I see a tiny and therefore lets face it rather preliminary at best study validates what it calls a more weight acceptance approach-well it's better than the tedious misnomer of "obesity acceptance." As they say, softly, softly catchee monkey. Because we've been wound up into such as tizzy over fatness and weight, we're in the wrong mode altogether to deal with the health of fat people productively.
It seems amazing that not harming fat people as a precursor to oh, anything, or just apropos of nothing, needs validation of any kind. It's dieting that's the unnatural and dysfunctional pathology. And remember also that harming fat people as a preamble to dieting is a sleight-of-hand. You lift the self hatred/hatred as you perform diet behaviours, manipulating your sense of well being in order to link that to your dieting.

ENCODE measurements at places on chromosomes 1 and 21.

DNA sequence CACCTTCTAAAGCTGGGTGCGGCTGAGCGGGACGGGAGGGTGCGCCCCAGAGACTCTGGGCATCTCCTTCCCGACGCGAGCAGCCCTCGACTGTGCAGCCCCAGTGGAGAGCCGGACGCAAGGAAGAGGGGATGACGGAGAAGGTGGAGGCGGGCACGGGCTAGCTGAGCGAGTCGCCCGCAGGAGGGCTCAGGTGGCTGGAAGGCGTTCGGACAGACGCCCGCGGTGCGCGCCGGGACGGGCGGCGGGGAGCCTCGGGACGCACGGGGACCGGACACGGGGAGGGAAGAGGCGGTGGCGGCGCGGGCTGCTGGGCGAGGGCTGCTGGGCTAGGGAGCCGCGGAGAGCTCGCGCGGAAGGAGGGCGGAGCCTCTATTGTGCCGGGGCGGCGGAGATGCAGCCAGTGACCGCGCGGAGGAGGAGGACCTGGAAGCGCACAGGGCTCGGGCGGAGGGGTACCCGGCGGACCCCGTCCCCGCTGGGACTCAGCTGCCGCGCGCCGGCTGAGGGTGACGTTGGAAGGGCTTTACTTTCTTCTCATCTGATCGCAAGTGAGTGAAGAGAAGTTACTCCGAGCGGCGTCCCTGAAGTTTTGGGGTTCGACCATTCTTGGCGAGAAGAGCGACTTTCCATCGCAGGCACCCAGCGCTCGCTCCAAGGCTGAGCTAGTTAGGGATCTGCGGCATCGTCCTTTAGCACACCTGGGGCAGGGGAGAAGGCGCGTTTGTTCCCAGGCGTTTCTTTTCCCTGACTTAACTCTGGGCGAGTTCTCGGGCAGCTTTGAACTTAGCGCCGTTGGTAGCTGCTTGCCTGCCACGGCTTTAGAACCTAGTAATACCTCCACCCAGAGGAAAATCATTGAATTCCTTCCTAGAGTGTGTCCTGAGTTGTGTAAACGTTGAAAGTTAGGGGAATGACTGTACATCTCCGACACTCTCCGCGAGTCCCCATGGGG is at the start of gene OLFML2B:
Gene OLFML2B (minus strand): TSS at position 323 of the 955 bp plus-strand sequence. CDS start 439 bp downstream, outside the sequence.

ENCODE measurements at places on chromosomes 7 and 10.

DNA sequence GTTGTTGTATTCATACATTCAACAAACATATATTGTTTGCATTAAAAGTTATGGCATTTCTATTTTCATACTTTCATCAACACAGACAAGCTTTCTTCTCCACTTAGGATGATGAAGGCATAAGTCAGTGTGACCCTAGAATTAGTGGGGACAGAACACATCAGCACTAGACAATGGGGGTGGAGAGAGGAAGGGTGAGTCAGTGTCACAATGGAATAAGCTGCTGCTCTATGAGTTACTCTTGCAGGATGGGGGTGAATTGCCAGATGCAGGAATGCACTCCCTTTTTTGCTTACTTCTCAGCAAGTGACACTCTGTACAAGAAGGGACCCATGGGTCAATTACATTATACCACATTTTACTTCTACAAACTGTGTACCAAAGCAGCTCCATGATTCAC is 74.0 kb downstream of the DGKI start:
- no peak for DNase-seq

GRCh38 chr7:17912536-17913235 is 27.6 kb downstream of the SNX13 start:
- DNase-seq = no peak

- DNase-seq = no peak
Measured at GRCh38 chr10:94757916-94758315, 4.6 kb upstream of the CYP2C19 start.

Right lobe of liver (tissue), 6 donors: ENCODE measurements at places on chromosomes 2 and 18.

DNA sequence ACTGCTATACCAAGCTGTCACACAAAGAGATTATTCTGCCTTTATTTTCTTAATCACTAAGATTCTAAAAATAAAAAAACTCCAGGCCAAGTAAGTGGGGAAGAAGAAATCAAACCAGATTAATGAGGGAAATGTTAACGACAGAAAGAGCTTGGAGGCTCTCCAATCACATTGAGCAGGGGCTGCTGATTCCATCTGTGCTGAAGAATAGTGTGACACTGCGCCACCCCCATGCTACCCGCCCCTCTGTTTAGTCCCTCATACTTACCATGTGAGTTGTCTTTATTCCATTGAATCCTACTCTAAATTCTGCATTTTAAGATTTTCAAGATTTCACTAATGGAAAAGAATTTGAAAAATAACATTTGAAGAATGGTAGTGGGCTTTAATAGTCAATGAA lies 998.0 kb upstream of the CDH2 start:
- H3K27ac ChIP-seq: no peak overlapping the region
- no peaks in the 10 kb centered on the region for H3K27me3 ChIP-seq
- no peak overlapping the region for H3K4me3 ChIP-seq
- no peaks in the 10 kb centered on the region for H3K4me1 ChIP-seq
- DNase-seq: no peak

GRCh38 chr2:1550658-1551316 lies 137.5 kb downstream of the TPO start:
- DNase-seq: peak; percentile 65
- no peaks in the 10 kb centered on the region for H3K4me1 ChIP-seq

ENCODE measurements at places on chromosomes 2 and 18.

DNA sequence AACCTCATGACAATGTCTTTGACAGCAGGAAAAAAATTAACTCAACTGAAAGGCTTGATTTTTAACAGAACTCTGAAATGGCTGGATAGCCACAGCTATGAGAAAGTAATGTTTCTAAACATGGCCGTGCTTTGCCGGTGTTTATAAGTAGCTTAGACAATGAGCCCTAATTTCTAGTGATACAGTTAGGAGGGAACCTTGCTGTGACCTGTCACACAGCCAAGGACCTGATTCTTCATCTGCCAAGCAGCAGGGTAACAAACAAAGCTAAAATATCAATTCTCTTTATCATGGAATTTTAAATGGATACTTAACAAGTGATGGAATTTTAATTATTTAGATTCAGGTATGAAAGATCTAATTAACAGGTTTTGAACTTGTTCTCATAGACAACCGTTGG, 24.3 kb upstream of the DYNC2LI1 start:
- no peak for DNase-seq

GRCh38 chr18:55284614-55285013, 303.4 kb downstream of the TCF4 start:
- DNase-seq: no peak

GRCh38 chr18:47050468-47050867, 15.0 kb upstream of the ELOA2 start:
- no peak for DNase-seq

The trouble with seeking evidence for the obvious-hurting people is bad for them-is it tends toward underlining the erroneous normalization of the accepted dysfunction, by default. Make no mistake is abnormal to disassociate from your own body, insult, degrade and dehumanize it and claim that is the interests of health.
We are repeatedly informed that discomfort triggers compensatory hunger, so it's hardly surprising that the group which eschewed discomforting of people, felt more in balance when it came to eating. That's a given, which is why there's always been a big question mark over the insistence of discomforting fat people-to lose weight.
So, level of "social support" can affect the demands being made on a person's hunger?
Even if it did make it healthier, that wouldn't justify that approach. If anything can be achieved negatively, it can be achieved positively. If people are seen as valuable enough, which clearly they are not. The real deal with HAES for me is that it starts from there regardless of others who require 'evidence'.
Like others, the evidence of our lives is clear enough for many of us.